Not much Gray area when it comes to value of Quintana contract to Cubs
BALTIMORE — If you believe every tweet you read, then you probably believe Athletics pitcher Sonny Gray was scratched from his start Friday in Oakland, even though he actually pitched.
Despite reports Friday that the Cubs had Gray in their sights for their next swift, bold move after their Jose Quintana blockbuster, sources said there’s been no recent movement on the Cubs-Gray front. And it’s not even clear what the Cubs could offer to get such a deal done, after shipping their top two prospects to the White Sox for Quintana.
Ask Cubs president Theo Epstein what his next move is, and he’ll tell you to “ask Wetbutt” — the mysterious Reddit user Wetbutt23, who had the Quintana scoop Wednesday night.
Epstein suggests he’ll take more of an “aggressive posture” toward the July 31 trade deadline to help the ’17 playoff push if the team’s play in the next couple of weeks dictates. He also suggested the search for another controllable, quality starting pitcher will continue this month — though it could carry into the winter and possibly involve a look at free agents.
“Right now we’re taking a step back, taking a break,” Epstein said before the Cubs’ post-break opener Friday against the Orioles at Camden Yards, “to kind of understand our roster and payroll dynamic looking forward now that we have Quintana in the fold.
“We’ll be active. And we’re going to see how we play, too,” he said. “If we don’t get hot, obviously we’ll have a little bit longer-term perspective. I like the look in our guys’ eyes. I think everyone’s refreshed and ready to put the first half behind us, while being accountable for it, ready to move on and play better baseball.“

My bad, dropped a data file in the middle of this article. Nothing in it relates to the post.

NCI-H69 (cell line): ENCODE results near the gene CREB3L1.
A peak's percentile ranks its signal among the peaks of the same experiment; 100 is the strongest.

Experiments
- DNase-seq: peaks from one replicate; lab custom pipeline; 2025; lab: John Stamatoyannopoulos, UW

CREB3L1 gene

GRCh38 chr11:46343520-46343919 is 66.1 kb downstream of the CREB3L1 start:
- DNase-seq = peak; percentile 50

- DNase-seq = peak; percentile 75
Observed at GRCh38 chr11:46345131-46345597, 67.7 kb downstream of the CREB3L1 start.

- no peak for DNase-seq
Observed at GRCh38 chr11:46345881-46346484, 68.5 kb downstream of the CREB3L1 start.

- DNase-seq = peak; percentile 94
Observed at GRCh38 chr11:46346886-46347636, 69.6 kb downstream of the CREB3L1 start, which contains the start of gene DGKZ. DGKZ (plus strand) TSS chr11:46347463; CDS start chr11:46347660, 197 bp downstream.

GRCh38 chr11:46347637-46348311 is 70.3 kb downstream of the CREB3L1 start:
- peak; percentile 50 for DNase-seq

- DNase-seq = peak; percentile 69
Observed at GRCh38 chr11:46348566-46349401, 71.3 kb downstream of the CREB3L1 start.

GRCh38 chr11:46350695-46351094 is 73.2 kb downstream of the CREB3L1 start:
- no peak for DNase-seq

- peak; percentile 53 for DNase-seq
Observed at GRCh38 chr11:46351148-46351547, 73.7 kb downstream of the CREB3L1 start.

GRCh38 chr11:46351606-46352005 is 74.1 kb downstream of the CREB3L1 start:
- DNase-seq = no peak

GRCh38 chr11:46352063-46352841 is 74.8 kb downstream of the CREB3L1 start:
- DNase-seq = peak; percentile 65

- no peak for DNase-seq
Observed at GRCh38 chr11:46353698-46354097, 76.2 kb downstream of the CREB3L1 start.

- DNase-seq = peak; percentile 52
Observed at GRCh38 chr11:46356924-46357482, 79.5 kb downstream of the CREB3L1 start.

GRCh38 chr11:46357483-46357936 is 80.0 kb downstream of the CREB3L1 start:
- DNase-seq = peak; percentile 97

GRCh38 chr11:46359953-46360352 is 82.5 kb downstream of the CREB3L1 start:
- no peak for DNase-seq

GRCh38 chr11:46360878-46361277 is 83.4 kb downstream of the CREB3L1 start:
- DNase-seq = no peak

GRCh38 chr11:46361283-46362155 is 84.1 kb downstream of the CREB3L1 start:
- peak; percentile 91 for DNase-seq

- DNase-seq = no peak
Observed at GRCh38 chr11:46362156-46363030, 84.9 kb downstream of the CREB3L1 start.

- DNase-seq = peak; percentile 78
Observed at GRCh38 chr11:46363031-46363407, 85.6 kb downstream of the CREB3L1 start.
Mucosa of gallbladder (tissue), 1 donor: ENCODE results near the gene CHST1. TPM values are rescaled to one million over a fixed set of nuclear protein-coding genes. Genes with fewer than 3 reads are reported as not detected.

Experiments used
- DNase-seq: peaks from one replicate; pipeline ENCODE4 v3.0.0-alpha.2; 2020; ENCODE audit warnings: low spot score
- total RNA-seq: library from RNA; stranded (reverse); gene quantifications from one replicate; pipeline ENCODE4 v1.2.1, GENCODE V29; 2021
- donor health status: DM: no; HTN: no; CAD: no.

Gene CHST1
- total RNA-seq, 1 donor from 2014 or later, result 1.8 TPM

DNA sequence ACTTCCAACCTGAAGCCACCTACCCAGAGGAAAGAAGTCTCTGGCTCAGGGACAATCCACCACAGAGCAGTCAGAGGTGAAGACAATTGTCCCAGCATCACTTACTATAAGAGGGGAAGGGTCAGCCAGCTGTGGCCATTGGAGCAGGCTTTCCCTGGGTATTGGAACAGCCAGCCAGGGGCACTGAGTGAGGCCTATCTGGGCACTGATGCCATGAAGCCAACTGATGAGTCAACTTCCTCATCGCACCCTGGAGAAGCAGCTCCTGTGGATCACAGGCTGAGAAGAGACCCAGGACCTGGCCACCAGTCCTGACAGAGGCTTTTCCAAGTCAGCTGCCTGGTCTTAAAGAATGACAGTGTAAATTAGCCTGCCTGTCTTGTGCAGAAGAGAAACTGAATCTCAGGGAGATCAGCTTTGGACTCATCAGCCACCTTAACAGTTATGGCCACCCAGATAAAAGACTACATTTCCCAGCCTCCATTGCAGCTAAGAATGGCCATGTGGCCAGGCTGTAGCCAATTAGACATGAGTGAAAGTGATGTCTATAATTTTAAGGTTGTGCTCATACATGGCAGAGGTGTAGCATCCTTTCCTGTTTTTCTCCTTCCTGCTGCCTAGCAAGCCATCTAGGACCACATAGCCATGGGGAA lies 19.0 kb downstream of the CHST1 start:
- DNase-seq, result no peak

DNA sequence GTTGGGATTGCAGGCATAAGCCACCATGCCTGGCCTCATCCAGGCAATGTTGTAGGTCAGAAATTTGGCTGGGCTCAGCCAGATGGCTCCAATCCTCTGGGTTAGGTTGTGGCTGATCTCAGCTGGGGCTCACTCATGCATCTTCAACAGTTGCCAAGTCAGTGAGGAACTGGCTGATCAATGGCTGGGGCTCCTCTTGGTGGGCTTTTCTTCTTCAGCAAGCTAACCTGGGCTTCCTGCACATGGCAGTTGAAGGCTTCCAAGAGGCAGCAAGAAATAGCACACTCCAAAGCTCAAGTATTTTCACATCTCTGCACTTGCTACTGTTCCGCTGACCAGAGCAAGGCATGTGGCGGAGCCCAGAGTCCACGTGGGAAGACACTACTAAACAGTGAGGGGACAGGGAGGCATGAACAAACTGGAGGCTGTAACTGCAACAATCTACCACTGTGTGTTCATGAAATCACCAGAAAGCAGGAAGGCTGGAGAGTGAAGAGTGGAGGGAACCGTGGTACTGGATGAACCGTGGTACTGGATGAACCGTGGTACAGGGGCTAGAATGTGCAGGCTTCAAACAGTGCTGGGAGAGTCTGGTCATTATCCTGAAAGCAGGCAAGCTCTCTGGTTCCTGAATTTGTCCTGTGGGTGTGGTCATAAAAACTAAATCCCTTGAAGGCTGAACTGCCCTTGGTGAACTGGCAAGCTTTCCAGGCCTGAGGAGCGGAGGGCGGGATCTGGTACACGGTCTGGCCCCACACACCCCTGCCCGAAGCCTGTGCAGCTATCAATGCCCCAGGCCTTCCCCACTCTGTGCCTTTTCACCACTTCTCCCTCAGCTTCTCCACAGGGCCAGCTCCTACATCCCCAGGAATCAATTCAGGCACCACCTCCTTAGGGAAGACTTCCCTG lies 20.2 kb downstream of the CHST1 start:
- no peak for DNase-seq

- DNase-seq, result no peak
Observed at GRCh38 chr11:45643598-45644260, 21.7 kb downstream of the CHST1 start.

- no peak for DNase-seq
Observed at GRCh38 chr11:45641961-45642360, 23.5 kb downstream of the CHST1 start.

Quintana’s contract — which includes an $8.95 million salary next year and a pair of $10.5 million club options after that — could be a key to anything the Cubs do with their roster and payroll over the next year or more as they try to stay under disproportionately low luxury-tax thresholds.
By contrast, the two free agents they expect to lose from their rotation — Jake Arrieta and John Lackey — make more than $33 million combined this season.
“It’s really significant when you acquire a really good player who’s got a very reasonable contract,” Epstein said. “You almost start thinking of a slot being created for a second player, perhaps in free agency that can come along with him that you can then afford because his contract is so manageable.”
That could be especially huge with core players entering arbitration years next winter and a potentially loaded free agent class coming a year later.
“It really does create a ton of options,” he said, “and we’ll be able to pack more talent on the roster because of his contract, there’s no way around it.”
NOTES: Kyle Hendricks, who has been on the disabled list since June 5 because of tendinitis in his hand, makes a second minor-league rehab start Monday, after which he’s expected to be activated. That could put him back in the rotation for the home series against the St. Louis Cardinals next weekend.
• To make room on the roster for Quintana, reliever Dylan Floro was sent to Class AAA Iowa — for the fifth time this season.
• With Quintana joining the rotation, Eddie Butler moves to the bullpen as a long man, for now.
• John Lackey (plantar fasciitis) played catch Friday and remains on track to return from the DL on Tuesday in Atlanta.
• Maddon said ace Jon Lester was moved to the back of the rotation out of the break for “just purely rest.” Left unsaid: He also has been dealing with a sore ankle.
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